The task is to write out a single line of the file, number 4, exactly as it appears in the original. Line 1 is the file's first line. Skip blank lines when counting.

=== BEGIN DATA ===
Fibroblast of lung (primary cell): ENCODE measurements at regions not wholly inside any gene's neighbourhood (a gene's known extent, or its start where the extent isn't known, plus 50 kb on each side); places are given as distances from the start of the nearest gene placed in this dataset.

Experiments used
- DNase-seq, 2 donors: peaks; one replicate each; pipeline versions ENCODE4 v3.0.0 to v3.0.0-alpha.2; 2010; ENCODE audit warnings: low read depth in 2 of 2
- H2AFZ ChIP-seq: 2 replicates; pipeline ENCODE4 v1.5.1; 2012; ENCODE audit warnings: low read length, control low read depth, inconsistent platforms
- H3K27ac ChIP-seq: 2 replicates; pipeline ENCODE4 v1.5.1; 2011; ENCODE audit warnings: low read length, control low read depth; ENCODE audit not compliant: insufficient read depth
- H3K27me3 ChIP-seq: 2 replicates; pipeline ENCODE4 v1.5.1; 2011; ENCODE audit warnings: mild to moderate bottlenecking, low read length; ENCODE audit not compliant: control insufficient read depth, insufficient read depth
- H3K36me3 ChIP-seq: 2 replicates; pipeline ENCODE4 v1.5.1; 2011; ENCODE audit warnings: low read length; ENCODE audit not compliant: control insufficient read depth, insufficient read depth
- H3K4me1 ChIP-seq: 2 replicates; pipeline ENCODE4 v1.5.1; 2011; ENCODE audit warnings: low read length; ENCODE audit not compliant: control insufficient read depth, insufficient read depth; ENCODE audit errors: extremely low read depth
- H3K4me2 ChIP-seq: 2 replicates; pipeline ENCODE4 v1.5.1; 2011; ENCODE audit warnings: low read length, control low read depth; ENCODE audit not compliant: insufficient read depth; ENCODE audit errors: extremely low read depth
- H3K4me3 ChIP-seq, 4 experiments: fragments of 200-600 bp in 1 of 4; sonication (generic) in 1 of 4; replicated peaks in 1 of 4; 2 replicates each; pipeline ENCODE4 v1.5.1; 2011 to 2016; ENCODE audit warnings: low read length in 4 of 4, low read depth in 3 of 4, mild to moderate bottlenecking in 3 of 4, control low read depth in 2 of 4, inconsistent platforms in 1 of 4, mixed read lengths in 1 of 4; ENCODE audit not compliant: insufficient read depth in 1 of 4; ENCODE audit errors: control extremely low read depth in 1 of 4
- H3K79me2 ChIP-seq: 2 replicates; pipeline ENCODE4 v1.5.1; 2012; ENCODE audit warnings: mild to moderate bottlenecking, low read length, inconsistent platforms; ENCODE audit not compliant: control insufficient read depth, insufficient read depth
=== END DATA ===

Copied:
- H2AFZ ChIP-seq: 2 replicates; pipeline ENCODE4 v1.5.1; 2012; ENCODE audit warnings: low read length, control low read depth, inconsistent platforms